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By Dorji Bidha, Drukgyel Farmers
In today’s world more than sixty percent of Bhutan’s population live in rural areas and agriculture remains one of the most important sources of livelihood for many Bhutanese, especially woman.
In recent times large numbers of men have been leaving their farmland to seek better income opportunities in towns, leaving women in charge of the agricultural toil. Two such ladies are my aunt Yangchay and Dema, who despite being in their late forties are both shouldering a massive amount of responsibility in day-to-day farmwork.
Wild boars force my aunties to stay up all night guarding their potato and rice fields. Yet their work burdens are even heavier as they also have additional household- and community work requirements. On top of that, the rural-urban migration has caused an acute labour shortage with women left behind and required to take on duties traditionally done by men.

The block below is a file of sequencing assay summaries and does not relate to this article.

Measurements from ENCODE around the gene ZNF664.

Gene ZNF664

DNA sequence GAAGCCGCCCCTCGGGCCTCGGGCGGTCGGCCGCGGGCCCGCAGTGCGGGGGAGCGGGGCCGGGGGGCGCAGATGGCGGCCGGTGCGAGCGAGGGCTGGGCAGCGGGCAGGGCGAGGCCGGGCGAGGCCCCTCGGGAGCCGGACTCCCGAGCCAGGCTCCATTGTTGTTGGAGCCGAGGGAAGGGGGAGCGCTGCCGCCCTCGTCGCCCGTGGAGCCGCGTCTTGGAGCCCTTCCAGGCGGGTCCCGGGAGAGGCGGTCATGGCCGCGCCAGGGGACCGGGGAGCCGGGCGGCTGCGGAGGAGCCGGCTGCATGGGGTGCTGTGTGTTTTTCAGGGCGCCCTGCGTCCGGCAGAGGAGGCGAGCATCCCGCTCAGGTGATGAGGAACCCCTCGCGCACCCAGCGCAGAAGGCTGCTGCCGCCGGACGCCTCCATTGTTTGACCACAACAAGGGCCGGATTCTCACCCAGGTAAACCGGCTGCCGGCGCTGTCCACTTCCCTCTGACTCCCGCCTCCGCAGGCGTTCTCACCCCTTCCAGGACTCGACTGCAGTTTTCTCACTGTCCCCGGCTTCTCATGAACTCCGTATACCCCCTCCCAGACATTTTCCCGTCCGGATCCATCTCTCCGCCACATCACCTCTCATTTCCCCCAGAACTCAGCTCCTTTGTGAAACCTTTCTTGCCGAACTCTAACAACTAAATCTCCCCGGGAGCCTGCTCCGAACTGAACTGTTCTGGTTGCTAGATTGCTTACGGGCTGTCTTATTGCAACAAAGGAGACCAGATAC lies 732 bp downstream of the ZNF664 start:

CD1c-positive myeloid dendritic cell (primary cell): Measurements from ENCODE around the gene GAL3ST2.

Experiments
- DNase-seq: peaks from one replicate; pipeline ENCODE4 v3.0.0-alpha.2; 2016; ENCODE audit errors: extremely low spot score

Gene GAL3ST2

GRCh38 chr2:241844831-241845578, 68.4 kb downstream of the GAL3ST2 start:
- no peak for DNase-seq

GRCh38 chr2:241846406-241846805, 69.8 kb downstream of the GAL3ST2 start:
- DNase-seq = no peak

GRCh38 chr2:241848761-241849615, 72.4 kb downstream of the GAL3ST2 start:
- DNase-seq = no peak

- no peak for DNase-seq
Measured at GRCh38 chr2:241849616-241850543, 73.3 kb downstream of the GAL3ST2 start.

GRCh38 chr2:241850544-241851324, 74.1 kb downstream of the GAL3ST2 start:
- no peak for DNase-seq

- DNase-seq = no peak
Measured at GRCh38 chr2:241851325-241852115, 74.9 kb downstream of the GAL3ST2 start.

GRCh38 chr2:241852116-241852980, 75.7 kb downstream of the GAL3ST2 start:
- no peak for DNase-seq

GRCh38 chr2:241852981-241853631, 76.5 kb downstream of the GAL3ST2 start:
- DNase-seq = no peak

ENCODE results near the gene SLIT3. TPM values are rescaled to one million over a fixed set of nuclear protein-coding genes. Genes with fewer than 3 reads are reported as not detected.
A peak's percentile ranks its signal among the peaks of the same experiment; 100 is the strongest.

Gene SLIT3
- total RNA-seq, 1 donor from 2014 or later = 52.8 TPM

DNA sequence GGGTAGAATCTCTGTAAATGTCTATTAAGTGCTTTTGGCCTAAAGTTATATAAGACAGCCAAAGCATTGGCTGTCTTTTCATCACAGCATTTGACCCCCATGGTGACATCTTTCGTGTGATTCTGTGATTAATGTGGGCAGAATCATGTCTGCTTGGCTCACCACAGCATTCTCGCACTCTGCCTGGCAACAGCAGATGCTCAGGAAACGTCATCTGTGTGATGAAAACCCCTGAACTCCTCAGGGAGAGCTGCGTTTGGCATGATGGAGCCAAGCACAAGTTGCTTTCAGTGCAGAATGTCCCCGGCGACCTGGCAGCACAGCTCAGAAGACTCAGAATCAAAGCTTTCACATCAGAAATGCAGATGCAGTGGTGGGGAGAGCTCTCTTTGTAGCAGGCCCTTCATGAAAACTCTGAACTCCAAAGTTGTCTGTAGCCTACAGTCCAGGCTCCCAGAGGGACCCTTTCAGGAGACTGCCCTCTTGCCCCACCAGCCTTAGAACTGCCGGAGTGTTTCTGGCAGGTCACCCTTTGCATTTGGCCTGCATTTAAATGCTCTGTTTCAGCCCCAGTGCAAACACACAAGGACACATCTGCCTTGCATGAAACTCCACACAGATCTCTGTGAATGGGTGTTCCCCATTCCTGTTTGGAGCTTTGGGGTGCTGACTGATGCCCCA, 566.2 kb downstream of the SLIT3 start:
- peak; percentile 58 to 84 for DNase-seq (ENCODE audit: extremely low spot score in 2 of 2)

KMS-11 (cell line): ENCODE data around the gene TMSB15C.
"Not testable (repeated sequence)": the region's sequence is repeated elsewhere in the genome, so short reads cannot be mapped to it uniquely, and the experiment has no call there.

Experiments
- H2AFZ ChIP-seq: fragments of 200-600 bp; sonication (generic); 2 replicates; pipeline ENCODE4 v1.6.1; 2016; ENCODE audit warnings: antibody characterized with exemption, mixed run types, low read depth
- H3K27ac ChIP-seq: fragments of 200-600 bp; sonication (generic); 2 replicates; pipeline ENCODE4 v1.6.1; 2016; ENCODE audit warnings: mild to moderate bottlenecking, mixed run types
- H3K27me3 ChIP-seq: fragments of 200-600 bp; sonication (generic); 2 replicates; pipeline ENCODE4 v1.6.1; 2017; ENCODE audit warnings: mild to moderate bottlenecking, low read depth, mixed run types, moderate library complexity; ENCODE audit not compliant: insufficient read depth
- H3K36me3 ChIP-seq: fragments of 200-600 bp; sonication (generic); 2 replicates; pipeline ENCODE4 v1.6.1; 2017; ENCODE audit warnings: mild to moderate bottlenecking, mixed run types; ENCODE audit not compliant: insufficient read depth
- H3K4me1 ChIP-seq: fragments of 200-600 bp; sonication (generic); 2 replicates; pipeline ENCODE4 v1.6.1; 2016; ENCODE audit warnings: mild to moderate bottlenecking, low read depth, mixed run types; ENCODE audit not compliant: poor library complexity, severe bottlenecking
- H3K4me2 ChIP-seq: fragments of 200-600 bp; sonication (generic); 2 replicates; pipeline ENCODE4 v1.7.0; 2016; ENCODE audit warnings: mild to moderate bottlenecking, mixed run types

Woman contribute to the labour force in agriculture and they are directly affected by the challenges associated with limited technology, labour shortage, inadequate institutional support, limited access to financial sources and low productivity. This leads to vulnerable livelihoods and considerable drudgery for women farmers.
Mechanization makes work easier
Recently my aunts were gifted with a huge rice miller and a rice cutter machine by our generous sponsors from Bhutan Network. For the past several years Bhutan Network has been providing us with agricultural machines that bring multiple benefits, not least reducing women’s hardship, labour requirements, as well as contributing to increased efficiency in their operations.
While it is possible to rent farm tools within the village, this is neither customer friendly nor an effective long-term solution. For instance, my aunt Yangchay has to carry on her back a huge rice sack, weighing exactly hundred kilos, down the hill simply to reach a rice milling machine! It’s a very strenuous task for a woman of her age to undertake.
In contrast, my aunt Dema has been presented with a rice cutter, which will reduce her labour requirements and at the same time enhance the productivity of her farmland.